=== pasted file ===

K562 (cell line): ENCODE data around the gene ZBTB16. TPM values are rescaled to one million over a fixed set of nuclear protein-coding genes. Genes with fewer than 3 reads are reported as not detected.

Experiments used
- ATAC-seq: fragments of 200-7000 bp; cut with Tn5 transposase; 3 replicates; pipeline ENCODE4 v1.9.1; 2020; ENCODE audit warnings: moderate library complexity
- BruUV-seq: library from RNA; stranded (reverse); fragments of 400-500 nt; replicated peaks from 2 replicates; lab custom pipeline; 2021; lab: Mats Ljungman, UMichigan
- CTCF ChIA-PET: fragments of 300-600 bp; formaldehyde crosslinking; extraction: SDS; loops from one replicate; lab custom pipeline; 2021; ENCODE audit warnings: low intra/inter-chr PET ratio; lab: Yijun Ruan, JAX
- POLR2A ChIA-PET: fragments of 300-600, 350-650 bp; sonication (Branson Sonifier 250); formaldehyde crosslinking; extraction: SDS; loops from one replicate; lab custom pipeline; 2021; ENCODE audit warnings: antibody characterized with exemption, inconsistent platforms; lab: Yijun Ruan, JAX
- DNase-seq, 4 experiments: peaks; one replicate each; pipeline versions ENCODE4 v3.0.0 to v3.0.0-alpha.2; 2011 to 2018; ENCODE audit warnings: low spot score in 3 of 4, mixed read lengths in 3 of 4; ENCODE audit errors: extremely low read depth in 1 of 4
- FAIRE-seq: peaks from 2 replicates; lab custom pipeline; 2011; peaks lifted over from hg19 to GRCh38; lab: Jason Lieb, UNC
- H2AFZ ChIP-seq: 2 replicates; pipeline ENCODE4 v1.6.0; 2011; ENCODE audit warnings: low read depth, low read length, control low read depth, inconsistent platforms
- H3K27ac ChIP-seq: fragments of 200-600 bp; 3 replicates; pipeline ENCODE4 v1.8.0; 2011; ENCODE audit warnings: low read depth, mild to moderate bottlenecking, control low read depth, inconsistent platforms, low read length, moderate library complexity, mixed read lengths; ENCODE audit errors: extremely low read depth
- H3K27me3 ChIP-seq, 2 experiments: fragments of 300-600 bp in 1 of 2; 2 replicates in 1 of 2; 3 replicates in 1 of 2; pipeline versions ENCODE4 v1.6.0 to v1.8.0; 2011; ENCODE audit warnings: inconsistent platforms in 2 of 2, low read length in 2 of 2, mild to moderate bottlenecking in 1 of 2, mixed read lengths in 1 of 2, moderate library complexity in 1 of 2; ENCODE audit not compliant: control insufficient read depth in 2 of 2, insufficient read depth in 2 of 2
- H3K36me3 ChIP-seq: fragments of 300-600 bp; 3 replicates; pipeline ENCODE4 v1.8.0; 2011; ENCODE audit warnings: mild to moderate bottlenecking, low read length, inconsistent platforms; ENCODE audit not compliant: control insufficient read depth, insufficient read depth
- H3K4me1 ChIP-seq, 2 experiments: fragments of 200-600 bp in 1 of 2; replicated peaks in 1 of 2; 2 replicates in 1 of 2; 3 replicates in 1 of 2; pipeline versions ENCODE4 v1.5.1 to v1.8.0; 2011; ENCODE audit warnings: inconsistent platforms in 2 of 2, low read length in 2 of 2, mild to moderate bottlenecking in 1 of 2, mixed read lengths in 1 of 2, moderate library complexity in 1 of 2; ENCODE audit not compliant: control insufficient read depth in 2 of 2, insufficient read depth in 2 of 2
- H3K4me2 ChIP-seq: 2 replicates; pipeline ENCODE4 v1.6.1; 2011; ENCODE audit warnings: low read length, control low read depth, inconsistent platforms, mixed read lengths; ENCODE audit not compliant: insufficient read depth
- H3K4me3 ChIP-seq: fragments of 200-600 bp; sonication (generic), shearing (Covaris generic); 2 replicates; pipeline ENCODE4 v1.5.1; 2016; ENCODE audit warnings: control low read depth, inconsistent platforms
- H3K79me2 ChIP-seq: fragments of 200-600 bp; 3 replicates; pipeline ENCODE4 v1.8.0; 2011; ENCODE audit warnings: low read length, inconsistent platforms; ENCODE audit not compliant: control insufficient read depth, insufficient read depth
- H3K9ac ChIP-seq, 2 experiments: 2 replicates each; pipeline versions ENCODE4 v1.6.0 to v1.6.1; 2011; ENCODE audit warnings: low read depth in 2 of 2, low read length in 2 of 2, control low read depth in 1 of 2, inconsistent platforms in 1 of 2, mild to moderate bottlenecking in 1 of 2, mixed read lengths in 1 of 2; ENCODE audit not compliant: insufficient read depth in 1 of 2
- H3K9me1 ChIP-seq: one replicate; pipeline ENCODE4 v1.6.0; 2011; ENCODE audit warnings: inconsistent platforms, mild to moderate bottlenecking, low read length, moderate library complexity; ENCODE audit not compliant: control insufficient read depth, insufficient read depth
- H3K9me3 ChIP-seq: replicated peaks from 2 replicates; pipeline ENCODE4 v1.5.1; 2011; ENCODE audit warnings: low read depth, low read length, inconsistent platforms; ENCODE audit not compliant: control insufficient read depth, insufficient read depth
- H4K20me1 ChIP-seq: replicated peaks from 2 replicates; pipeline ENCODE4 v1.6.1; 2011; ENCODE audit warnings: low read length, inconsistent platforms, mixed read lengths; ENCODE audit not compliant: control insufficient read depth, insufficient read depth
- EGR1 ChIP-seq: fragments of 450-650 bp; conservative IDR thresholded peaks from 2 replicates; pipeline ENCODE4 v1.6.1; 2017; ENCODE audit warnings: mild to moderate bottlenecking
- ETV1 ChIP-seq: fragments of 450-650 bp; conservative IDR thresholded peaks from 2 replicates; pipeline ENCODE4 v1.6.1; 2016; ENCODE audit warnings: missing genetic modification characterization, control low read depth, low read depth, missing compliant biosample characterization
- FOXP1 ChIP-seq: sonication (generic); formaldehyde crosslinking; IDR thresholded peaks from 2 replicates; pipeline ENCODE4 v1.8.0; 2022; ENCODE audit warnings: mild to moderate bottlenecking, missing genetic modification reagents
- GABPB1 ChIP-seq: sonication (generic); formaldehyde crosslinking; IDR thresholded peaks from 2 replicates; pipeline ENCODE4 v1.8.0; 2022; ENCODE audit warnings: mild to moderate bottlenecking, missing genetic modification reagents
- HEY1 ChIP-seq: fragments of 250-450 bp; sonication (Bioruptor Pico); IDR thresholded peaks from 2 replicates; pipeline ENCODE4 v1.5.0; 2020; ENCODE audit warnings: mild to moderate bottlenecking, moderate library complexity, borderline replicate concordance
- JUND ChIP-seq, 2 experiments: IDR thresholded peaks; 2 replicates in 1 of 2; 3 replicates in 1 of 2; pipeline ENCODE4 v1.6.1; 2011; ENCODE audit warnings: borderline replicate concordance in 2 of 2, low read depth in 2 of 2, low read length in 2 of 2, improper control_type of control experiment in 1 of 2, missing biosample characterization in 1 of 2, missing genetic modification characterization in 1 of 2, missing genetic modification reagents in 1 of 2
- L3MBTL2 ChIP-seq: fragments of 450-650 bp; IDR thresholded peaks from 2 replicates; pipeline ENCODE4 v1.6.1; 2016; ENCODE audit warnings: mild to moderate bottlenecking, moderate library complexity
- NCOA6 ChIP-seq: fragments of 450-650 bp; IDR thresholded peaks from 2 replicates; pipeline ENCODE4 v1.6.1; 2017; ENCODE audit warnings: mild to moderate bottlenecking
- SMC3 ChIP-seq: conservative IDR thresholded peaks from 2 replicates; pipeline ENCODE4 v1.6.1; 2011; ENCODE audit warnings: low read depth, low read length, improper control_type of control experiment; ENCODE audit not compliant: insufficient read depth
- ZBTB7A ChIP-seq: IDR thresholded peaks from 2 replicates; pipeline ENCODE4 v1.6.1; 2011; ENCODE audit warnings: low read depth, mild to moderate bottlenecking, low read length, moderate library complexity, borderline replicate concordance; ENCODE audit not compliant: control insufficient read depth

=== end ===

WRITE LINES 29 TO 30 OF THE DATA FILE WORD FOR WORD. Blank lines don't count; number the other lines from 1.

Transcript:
- SMC3 ChIP-seq: conservative IDR thresholded peaks from 2 replicates; pipeline ENCODE4 v1.6.1; 2011; ENCODE audit warnings: low read depth, low read length, improper control_type of control experiment; ENCODE audit not compliant: insufficient read depth
- ZBTB7A ChIP-seq: IDR thresholded peaks from 2 replicates; pipeline ENCODE4 v1.6.1; 2011; ENCODE audit warnings: low read depth, mild to moderate bottlenecking, low read length, moderate library complexity, borderline replicate concordance; ENCODE audit not compliant: control insufficient read depth